Hal became a teacher at Cal Arts in 1982, and passed away at his home in Woodland Hills in 1990.
We explore the L.A. Jr. Times from Sept. 1926 this time. It’s another tribute to Bob Wickersham and his funny animal strip “Fido Bark” from 9-5 to 9-26. There’s also a photo of Bob and Fido, and a strip by Bob’s friend Alex Perez about a visit to Bob’s house. Alex falls in love with Bob’s sister at first sight and tries to romance her through his comic strip! There’s also a Bill Zaboly cartoon about how a cartoonist submits work to the T.J.C.; Bill steals a bit from Clare Briggs here as he quotes “Ain’t It A Graaanndd and Glorious Feeeling!” There’s also a caricature of Manuel Moreno, an editorial cartoon by Frank Tipper and a comic strip by Larry Martin called “Billie Jean”, which he drew on 8-6-26.
Barker Bill this time consists of mostly “hat raising” spot gags that ran from 6-27 to 7-8-55. The 7-8 seems to be out of order, but I can’t read the date! It seems to be from the earlier stories about the Gelt. Little May is the subject of two strips this time.
Felix, from 8-19 to 8-25-1935, continues Felix’s exploration of the 5000 year old city he found on the Ape’s Island. He discovers a petrified bulldog and an ancient blow-gun. One of the sailors in the 8-23 is assigned to be a letter carrier back to the ship. What he anticipates to be an easy job is a hard haul because the letter is chiseled in 5000 year old stone! This gag anticipates the Fleischer “Stone Age” cartoons and of course, “The Flintstones” TV show. In the Sunday page, the little blond kid in the Bobby Dazzler topper resembles “Vontzy” from the Scrappy cartoons quite closely, in the main strip, Felix (still in Dreamland) helps a cop apprehend some burglars while he’s still asleep.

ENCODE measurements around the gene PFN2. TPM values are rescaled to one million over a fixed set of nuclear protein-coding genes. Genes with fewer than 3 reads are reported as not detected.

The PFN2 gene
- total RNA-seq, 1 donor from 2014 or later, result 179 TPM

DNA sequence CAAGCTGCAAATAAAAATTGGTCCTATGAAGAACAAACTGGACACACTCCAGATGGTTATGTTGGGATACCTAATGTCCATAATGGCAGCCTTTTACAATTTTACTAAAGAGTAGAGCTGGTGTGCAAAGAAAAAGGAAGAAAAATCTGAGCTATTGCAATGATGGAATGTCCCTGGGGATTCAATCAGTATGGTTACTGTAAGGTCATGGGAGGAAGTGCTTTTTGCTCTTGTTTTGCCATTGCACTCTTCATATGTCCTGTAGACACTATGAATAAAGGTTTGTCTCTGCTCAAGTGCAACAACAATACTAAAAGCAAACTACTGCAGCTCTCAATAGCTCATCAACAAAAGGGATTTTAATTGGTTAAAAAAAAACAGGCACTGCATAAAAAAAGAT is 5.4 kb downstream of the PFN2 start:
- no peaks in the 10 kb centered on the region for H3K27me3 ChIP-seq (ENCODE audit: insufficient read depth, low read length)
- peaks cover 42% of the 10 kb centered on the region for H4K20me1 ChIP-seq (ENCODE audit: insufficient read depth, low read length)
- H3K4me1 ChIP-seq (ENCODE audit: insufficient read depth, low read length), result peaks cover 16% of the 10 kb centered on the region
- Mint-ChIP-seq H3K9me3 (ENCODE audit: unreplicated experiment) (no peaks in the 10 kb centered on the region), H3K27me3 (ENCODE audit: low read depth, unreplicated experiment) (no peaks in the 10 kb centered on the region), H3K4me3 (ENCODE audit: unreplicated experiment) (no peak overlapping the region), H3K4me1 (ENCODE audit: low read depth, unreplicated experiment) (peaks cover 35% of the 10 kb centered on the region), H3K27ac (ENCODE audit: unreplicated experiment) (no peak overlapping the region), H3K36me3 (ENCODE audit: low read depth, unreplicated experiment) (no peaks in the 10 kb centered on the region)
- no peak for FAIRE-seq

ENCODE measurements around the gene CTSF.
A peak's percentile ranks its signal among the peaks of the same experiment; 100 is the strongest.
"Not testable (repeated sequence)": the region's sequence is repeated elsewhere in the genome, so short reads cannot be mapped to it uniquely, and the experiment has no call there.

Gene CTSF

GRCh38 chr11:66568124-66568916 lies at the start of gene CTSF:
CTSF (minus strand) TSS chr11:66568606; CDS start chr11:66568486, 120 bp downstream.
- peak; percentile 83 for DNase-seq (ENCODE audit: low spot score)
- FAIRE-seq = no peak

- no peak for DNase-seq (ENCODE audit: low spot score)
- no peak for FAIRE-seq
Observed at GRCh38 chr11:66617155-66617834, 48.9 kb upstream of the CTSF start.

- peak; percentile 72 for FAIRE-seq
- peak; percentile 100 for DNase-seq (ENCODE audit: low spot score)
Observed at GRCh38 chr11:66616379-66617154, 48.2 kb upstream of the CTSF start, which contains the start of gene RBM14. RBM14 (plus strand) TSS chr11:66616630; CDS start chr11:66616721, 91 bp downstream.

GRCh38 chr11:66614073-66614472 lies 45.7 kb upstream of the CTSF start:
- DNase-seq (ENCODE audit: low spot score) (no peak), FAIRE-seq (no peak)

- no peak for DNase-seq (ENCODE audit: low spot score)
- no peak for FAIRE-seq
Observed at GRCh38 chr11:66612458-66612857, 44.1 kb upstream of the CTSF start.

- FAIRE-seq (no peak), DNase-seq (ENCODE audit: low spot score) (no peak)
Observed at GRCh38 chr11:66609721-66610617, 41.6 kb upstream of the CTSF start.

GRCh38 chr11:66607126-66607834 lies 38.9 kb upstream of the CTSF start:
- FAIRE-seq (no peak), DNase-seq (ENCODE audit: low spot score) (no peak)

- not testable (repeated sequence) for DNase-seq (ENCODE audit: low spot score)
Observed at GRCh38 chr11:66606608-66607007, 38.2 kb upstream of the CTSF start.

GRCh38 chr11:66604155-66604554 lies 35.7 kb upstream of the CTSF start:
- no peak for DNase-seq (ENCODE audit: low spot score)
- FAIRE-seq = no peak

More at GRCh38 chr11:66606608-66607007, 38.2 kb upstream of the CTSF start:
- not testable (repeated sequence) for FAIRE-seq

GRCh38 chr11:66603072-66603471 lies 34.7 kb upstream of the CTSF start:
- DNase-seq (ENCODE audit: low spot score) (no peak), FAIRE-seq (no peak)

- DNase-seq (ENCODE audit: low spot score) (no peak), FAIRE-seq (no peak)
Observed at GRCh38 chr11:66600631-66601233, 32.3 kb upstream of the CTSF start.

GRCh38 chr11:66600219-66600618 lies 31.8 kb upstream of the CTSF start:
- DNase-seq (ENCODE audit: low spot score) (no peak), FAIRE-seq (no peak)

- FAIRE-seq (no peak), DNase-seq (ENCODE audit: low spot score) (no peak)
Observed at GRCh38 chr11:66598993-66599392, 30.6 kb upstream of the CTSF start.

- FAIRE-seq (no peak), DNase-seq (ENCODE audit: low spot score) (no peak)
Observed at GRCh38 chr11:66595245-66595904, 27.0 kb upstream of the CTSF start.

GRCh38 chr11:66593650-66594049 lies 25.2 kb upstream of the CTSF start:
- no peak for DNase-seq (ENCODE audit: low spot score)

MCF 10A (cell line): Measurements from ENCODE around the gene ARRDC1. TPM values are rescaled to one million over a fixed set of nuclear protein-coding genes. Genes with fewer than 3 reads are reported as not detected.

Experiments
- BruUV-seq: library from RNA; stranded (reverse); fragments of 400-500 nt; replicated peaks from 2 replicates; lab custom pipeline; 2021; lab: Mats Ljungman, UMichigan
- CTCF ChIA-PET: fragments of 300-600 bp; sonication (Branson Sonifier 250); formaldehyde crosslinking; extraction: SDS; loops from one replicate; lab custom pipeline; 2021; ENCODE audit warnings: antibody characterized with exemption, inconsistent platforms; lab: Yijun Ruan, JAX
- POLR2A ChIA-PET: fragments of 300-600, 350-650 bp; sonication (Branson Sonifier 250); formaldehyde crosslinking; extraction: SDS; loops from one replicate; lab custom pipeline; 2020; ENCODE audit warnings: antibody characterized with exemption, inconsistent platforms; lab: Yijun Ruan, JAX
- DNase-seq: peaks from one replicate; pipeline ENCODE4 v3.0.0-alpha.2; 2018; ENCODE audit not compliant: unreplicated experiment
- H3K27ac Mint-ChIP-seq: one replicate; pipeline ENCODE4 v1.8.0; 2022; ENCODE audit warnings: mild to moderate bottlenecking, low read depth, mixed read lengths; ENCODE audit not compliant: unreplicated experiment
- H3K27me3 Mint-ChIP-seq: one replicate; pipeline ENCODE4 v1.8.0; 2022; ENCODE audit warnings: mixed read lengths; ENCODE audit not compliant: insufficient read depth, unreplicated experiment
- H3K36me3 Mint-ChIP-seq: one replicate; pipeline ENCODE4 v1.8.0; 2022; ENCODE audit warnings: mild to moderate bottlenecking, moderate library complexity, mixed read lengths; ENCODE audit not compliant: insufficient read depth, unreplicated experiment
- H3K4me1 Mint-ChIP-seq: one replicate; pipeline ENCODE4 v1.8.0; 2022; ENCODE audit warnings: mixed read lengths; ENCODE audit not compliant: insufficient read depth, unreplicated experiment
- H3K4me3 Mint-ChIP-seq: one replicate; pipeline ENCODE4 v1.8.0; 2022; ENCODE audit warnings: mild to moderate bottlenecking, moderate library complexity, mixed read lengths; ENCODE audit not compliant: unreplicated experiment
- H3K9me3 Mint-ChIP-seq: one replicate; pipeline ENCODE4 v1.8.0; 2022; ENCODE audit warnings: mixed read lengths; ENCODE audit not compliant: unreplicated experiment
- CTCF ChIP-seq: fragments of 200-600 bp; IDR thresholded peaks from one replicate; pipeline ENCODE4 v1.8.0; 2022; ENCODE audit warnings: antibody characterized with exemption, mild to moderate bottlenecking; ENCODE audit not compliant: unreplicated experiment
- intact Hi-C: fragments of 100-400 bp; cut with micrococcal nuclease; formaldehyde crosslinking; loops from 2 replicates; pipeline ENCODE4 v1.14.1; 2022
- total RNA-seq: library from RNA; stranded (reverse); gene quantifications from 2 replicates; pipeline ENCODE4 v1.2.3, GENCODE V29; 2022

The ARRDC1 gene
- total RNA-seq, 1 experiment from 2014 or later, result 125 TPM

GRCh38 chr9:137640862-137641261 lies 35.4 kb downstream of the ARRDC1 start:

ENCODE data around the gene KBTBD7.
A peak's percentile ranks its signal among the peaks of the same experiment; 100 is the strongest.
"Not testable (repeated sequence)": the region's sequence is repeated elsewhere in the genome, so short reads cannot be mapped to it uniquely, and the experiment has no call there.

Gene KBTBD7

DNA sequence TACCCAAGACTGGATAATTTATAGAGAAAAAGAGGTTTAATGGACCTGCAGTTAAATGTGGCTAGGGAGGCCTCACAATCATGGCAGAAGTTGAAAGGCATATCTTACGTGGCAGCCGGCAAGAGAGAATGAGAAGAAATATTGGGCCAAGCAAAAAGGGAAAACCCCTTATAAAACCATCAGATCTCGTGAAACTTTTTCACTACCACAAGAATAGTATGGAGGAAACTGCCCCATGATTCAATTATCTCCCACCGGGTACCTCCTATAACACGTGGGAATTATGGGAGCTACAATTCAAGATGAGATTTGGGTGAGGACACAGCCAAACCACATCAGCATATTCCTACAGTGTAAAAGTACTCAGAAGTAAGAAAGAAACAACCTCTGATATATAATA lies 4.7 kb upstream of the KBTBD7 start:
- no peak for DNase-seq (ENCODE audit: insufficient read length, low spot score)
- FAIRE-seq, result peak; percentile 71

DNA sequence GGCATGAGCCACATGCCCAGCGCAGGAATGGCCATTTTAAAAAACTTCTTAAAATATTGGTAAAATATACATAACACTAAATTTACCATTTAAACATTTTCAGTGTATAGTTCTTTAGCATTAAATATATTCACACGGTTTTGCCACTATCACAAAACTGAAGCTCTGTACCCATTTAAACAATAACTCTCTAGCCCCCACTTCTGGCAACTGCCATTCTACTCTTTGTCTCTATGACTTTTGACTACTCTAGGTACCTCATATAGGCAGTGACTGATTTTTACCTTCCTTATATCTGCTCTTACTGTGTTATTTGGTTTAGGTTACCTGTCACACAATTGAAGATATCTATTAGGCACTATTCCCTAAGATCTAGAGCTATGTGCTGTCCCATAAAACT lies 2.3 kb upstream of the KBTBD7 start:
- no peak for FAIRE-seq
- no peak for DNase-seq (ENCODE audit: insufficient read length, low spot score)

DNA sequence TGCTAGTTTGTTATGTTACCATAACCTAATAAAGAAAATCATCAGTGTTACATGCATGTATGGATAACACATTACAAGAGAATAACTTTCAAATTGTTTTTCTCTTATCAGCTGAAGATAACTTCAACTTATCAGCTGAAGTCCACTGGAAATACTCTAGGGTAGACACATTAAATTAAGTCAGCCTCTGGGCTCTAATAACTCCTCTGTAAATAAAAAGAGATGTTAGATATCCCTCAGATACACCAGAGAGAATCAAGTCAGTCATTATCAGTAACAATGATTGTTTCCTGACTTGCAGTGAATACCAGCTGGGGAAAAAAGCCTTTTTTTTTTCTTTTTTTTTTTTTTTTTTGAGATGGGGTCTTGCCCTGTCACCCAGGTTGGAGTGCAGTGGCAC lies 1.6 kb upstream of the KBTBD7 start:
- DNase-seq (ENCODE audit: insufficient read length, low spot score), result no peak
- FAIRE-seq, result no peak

Krazy, from 6-30 to 7-5-1941 is a six-part story about “blondeness”. You see, Krazy Kat gets her hair lightened in the Coconino Beauty Parlor, which causes a chain reaction of mistaken identity gags. In the 7-5, a little porter comes out of the Beauty Parlor with a blonde brick!
Dudley Fisher’s Myrtle this time is from 3-17 to 3-22-1947. I thought that Slug’s dialog in the third panel of the 3-19 was a real hoot, if you imagine him talking like Joe Besser. In the 3-20, there is a bit of a radio reference (radio drama was still big in 1947) as Myrtle says “I suppose I should carry a trunkful of sound effects!” In the 3-22 I like Sampson’s reaction to his ring winding up on Bingo’s tail, as he flys through the air in a big “take”.
In anticipation of Yowp’s monthly dose of Yogi Bear Sunday pages, here are all the strips I have from July, 1962. They are from 7-22 and 7-29 respectively, the 7-22 might be the work of Gene Hazelton, note how Yogi keeps calling Boo-Boo, “Boo” throughout the strip. The 7-29 gag looks like Harvey Eisenberg’s work, especially the lettering on the mailbox and the Ranger’s sign, as well as the use of silhouette in the second panel. I know I’ve seen that “bees in the filing cabinet” joke before, but can’t remember where. Do any of you faithful readers recognize it?